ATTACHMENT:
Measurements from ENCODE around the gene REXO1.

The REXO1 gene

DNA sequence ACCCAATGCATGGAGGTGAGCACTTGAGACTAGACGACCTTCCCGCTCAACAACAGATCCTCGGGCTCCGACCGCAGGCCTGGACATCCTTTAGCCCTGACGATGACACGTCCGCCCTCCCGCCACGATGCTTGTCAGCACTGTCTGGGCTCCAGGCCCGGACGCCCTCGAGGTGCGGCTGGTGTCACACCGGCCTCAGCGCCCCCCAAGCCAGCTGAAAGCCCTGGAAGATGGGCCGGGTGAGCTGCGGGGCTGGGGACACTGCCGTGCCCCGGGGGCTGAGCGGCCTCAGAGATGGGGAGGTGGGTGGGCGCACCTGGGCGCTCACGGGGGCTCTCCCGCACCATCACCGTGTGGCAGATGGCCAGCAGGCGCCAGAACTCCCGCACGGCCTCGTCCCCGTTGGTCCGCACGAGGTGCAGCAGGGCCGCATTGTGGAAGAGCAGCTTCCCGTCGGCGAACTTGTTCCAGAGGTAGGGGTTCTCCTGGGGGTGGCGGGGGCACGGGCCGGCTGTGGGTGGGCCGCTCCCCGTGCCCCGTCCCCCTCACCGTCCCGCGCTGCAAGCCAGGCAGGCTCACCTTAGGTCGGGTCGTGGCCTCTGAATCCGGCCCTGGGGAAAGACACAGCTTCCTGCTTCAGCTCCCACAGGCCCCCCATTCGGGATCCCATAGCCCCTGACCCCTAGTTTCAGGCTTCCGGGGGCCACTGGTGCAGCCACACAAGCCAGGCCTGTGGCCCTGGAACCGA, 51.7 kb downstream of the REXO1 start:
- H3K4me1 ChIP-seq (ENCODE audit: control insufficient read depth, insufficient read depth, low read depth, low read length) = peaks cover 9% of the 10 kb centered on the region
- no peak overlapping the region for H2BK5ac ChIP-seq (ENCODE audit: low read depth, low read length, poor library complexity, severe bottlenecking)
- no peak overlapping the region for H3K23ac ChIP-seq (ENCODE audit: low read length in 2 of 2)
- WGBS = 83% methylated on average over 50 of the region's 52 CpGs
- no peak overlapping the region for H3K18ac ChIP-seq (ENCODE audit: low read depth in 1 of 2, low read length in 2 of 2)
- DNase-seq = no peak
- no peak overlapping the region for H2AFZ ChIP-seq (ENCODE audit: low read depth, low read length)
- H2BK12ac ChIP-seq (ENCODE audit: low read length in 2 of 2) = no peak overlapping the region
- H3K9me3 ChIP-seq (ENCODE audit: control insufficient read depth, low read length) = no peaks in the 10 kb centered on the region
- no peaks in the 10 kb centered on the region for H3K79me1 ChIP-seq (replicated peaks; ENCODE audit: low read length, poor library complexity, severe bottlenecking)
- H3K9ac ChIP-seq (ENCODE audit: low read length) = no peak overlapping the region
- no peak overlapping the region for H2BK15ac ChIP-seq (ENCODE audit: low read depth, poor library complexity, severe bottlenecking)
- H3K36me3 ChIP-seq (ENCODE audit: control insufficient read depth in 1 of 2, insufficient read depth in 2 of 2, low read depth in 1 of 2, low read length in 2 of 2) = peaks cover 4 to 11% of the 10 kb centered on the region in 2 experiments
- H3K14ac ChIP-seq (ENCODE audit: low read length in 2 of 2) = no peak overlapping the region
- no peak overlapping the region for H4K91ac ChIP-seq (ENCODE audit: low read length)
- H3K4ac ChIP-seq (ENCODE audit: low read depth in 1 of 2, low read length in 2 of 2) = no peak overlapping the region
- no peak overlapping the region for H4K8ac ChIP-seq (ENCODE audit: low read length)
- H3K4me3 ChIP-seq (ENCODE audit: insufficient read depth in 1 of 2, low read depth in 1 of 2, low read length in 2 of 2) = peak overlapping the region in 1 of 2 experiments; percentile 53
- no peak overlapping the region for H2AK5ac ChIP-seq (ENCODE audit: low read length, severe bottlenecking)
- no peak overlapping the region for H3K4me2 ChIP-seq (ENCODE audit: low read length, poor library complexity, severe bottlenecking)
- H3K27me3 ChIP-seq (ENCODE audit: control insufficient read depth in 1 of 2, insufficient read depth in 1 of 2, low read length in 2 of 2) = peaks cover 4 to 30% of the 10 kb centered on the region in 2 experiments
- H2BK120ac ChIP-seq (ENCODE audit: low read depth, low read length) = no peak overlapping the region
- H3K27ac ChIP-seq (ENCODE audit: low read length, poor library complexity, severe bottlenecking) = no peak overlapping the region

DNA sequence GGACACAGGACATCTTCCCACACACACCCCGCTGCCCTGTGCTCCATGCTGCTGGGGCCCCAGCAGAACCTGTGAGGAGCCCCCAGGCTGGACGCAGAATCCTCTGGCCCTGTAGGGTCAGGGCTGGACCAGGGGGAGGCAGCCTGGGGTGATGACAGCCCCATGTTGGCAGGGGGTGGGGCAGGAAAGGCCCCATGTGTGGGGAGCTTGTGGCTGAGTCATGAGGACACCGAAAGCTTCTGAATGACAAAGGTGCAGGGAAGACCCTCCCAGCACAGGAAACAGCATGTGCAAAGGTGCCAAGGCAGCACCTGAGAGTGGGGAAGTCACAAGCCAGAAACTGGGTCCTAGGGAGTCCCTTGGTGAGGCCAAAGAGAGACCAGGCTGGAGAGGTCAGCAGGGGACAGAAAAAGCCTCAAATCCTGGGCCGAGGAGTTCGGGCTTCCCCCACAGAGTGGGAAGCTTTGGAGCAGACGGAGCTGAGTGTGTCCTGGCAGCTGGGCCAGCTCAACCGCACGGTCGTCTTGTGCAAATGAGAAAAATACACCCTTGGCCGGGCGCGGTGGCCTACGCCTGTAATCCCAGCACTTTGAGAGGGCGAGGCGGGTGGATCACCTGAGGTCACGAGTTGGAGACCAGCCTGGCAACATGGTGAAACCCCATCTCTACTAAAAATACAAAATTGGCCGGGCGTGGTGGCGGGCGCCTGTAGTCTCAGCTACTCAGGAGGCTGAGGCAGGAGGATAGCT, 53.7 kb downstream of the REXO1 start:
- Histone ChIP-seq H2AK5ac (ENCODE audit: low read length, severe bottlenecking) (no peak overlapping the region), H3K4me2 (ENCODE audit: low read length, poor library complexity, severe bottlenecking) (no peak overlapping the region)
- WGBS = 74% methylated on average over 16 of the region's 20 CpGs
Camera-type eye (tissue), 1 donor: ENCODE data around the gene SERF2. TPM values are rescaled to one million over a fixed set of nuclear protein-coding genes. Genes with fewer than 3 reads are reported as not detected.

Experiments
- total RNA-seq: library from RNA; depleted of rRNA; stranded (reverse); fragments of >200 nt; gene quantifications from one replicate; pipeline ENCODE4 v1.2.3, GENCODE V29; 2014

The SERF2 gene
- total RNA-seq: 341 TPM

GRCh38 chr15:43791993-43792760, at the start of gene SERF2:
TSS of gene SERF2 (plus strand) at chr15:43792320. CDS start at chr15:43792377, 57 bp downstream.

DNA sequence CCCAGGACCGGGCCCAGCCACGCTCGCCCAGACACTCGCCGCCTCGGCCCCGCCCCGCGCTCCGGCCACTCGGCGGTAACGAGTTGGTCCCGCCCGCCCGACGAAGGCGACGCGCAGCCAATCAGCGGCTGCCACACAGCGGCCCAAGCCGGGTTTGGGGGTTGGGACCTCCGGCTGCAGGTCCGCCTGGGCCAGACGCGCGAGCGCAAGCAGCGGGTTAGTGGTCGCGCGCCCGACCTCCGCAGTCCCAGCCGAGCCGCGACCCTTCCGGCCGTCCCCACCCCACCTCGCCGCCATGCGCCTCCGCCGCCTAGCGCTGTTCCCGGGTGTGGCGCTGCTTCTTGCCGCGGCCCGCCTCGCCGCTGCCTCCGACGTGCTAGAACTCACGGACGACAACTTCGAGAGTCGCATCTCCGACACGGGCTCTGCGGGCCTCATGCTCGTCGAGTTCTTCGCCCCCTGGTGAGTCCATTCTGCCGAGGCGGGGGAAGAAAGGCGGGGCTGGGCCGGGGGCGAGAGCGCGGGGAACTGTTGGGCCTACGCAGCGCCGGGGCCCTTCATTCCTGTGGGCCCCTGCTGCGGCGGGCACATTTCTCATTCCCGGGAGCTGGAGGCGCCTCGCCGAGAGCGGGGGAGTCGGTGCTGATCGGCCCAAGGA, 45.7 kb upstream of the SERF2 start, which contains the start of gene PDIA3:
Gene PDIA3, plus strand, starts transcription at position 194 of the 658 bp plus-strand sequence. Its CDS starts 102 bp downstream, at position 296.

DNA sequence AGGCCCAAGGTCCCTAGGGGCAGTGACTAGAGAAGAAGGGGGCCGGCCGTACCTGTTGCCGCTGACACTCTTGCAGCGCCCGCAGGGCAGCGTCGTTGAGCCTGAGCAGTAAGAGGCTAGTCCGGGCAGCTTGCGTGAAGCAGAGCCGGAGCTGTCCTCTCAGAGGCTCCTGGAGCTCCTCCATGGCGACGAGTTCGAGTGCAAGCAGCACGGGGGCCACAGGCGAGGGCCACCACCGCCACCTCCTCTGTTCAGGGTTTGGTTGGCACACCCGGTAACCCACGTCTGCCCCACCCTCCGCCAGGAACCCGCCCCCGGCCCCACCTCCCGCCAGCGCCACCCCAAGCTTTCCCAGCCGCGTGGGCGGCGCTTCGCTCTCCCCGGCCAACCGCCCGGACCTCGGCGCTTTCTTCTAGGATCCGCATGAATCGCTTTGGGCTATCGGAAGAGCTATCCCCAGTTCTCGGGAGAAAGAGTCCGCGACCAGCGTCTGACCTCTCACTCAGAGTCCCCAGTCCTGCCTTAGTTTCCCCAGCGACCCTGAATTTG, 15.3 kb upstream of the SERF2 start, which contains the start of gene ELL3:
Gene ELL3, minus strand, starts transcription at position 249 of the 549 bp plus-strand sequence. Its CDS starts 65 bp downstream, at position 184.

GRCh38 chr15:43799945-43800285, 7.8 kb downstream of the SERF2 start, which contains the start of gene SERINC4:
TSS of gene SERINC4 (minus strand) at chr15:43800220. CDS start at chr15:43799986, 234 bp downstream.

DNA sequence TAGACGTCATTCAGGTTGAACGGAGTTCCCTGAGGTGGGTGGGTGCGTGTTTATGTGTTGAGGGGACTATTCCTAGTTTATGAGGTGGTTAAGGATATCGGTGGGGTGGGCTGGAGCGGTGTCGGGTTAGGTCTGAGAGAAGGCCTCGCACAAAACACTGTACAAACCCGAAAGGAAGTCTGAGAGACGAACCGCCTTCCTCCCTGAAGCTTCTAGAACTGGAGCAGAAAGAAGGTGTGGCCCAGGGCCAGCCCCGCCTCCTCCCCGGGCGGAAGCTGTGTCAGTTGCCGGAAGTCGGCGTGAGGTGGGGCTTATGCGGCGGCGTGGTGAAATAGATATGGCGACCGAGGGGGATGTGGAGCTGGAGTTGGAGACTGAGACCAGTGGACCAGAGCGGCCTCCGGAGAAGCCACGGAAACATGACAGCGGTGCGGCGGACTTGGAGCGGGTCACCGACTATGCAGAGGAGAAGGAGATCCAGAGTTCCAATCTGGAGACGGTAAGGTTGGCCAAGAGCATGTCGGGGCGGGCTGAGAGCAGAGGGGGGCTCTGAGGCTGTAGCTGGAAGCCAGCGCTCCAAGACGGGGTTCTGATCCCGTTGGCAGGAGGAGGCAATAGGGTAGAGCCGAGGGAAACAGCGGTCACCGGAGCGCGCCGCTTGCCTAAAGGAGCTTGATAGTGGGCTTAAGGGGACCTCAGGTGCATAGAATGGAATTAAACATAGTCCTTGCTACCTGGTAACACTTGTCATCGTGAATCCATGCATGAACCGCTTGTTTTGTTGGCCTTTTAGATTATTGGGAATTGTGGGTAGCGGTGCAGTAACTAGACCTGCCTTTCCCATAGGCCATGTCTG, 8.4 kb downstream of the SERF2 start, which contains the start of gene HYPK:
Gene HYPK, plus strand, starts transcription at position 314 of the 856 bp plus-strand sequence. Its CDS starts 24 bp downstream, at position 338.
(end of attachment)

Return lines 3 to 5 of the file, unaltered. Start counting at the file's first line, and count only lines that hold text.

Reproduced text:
DNA sequence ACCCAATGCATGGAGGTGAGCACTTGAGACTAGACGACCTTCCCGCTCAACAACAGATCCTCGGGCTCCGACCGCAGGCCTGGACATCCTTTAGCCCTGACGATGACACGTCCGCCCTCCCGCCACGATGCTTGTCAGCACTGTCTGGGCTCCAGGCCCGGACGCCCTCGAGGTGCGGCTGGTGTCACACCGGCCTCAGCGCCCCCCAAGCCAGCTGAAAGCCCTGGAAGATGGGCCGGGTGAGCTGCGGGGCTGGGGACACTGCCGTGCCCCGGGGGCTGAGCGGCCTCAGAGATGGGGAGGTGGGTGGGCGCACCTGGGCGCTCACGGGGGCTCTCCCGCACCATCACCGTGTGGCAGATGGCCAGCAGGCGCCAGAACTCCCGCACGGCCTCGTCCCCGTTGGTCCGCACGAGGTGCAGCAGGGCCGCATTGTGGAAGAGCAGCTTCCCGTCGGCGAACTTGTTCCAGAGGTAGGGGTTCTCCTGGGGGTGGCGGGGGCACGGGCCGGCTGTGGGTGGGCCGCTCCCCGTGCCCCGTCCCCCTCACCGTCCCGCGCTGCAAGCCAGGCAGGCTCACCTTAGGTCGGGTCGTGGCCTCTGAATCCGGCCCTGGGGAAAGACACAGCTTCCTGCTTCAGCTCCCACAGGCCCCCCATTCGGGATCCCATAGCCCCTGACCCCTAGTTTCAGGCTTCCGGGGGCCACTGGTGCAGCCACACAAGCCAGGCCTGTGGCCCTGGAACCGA, 51.7 kb downstream of the REXO1 start:
- H3K4me1 ChIP-seq (ENCODE audit: control insufficient read depth, insufficient read depth, low read depth, low read length) = peaks cover 9% of the 10 kb centered on the region
- no peak overlapping the region for H2BK5ac ChIP-seq (ENCODE audit: low read depth, low read length, poor library complexity, severe bottlenecking)